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Editorial: US must draw on its wisdom to secure N. Korean denuclearization at summit

It has been decided that the first North Korea-U.S. summit in history will take place on June 12 in Singapore. Initially, the demilitarized zone in the village of Panmunjom dividing North Korea and South Korea had been floated as the most likely contender for the summit site, but it appears Singapore was chosen as a more neutral and safer site.

We hope the summit will, as U.S. President Donald Trump has said, "secure a future of peace and prosperity for the world."

President Trump will exchange ideas with the leaders of Japan and major European countries at the Group of Seven (G-7) summit in Canada from June 8-9, before meeting with North Korean leader Kim Jong Un the following week.

The North Korea-U.S. summit, which will focus primarily on North Korea's denuclearization, will have a great impact on the safety of East Asia. The Trump administration is looking to make the meeting a successful one that will give momentum to the ruling Republican Party ahead of midterm elections this fall. Trump likely thinks there's a possibility he will win the Nobel Peace Prize.

However, it is too difficult to prejudge the outcome of the bilateral summit. The U.S. is aiming for the complete, verifiable and irreversible denuclearization (CVID) of North Korea before President Trump runs for his second term in 2020, and is considering the overseas emigration of North Korean nuclear technology experts.

In contrast with the U.S., which has placed priority on North Korea's across-the-board disarmament in a short period of time, in a manner similar to Libya's disarmament, North Korea is expected to argue for phased denuclearization. It is predicted that in addition to a guarantee for the regime's continued existence, Pyongyang will ask for the withdrawal of U.S. troops from South Korea and a reduction in the United States' capacity to produce nuclear weapons, in order to prolong its discussions with Washington.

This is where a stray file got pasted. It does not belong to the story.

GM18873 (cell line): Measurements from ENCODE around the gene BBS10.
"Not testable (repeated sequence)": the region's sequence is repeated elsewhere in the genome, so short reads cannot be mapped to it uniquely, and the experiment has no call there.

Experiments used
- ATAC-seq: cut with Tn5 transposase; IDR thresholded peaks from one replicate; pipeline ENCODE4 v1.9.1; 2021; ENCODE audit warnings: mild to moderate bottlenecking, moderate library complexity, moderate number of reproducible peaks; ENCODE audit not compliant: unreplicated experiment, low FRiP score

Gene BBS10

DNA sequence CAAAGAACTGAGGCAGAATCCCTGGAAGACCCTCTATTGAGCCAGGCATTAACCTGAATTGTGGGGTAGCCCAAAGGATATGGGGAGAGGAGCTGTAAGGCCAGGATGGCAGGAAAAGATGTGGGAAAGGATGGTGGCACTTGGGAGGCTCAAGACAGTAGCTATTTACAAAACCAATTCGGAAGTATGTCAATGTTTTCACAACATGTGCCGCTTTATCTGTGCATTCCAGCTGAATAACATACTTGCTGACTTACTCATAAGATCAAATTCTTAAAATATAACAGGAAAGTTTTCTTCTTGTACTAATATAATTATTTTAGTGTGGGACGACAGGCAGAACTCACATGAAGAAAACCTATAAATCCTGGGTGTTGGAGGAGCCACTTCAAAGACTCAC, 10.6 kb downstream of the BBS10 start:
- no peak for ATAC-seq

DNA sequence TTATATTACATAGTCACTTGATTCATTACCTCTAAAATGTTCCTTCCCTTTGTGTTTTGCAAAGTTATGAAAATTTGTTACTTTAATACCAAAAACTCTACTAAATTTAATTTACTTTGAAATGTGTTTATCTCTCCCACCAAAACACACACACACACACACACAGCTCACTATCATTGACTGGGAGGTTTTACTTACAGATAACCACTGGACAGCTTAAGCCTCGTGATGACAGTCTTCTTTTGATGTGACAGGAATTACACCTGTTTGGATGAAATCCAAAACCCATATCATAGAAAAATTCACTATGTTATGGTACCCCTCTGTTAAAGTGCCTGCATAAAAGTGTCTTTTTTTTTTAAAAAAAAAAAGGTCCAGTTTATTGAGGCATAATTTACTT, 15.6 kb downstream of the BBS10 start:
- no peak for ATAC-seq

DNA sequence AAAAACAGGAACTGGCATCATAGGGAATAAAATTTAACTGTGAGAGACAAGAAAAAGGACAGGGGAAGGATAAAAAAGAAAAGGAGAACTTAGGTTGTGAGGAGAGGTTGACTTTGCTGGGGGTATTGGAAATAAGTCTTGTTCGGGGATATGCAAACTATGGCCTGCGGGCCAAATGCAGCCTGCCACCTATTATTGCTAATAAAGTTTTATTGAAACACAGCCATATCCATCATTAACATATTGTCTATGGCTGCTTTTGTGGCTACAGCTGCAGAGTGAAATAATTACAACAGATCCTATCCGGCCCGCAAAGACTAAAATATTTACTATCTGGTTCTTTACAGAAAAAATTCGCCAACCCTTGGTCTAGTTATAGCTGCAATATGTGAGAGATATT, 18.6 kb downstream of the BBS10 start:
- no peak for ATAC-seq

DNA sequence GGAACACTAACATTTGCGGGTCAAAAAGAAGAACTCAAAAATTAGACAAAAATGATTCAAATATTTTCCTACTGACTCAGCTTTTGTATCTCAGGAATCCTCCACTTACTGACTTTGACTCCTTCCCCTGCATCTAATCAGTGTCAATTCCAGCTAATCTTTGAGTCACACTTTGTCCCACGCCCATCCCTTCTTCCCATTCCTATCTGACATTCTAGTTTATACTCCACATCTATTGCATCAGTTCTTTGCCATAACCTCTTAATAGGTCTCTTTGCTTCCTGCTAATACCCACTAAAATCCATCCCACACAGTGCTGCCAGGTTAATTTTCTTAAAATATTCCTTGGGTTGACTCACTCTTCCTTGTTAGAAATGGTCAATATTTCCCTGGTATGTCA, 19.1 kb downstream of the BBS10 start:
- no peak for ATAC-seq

President Trump is optimistic, saying the upcoming summit "is going to be a big success." In coordination with U.S. Secretary of State Mike Pompeo's visit to North Korea, the latter released three U.S. citizens that had been detained. This, too, has created an ambience of optimism around the North Korea-U.S. summit.

Some observers have said, however, that it makes no sense for Trump to express his gratitude toward Kim for the release of Americans who had no reason to be taken into North Korean custody in the first place. This dramatic shift by Trump -- from calling Kim "little rocket man" to thanking the North Korean leader for undoing something that is said to have been unjustified -- has more than a few people concerned that Trump is getting ahead of himself.

We would like the bilateral summit to be a fruitful one that includes resolution of the issue of Japanese nationals abducted by North Korean agents, but the U.S. has a past of being betrayed by North Korea. To reach an agreement that is brilliant as political theater but in reality is filled with holes, overcome by an emphasis on reconciliation, will lead to serious problems in the future.

There is just a month left until the North Korea-U.S. summit. We call on the U.S. to rally the superpower's expertise and wisdom in order to abolish North Korea's nuclear weapons with complete certainty.

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